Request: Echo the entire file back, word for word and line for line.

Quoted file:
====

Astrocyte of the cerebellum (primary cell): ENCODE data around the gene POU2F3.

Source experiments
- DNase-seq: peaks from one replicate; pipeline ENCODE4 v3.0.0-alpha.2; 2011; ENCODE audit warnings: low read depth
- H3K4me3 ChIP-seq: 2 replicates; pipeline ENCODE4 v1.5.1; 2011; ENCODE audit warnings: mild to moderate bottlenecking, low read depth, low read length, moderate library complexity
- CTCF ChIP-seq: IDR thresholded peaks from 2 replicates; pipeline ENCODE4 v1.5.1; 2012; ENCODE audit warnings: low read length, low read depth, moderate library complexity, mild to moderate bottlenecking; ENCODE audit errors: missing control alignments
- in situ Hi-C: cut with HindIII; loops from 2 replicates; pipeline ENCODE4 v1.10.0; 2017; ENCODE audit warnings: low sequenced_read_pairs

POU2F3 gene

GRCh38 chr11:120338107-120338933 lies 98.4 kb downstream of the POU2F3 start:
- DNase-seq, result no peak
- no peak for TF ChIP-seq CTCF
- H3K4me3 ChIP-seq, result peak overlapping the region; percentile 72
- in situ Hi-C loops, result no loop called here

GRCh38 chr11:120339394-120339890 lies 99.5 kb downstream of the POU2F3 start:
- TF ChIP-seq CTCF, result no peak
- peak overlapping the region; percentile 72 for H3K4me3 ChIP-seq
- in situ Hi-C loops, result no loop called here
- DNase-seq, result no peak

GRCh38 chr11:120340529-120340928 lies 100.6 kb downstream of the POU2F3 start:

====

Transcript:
Astrocyte of the cerebellum (primary cell): ENCODE data around the gene POU2F3.

Source experiments
- DNase-seq: peaks from one replicate; pipeline ENCODE4 v3.0.0-alpha.2; 2011; ENCODE audit warnings: low read depth
- H3K4me3 ChIP-seq: 2 replicates; pipeline ENCODE4 v1.5.1; 2011; ENCODE audit warnings: mild to moderate bottlenecking, low read depth, low read length, moderate library complexity
- CTCF ChIP-seq: IDR thresholded peaks from 2 replicates; pipeline ENCODE4 v1.5.1; 2012; ENCODE audit warnings: low read length, low read depth, moderate library complexity, mild to moderate bottlenecking; ENCODE audit errors: missing control alignments
- in situ Hi-C: cut with HindIII; loops from 2 replicates; pipeline ENCODE4 v1.10.0; 2017; ENCODE audit warnings: low sequenced_read_pairs

POU2F3 gene

GRCh38 chr11:120338107-120338933 lies 98.4 kb downstream of the POU2F3 start:
- DNase-seq, result no peak
- no peak for TF ChIP-seq CTCF
- H3K4me3 ChIP-seq, result peak overlapping the region; percentile 72
- in situ Hi-C loops, result no loop called here

GRCh38 chr11:120339394-120339890 lies 99.5 kb downstream of the POU2F3 start:
- TF ChIP-seq CTCF, result no peak
- peak overlapping the region; percentile 72 for H3K4me3 ChIP-seq
- in situ Hi-C loops, result no loop called here
- DNase-seq, result no peak

GRCh38 chr11:120340529-120340928 lies 100.6 kb downstream of the POU2F3 start: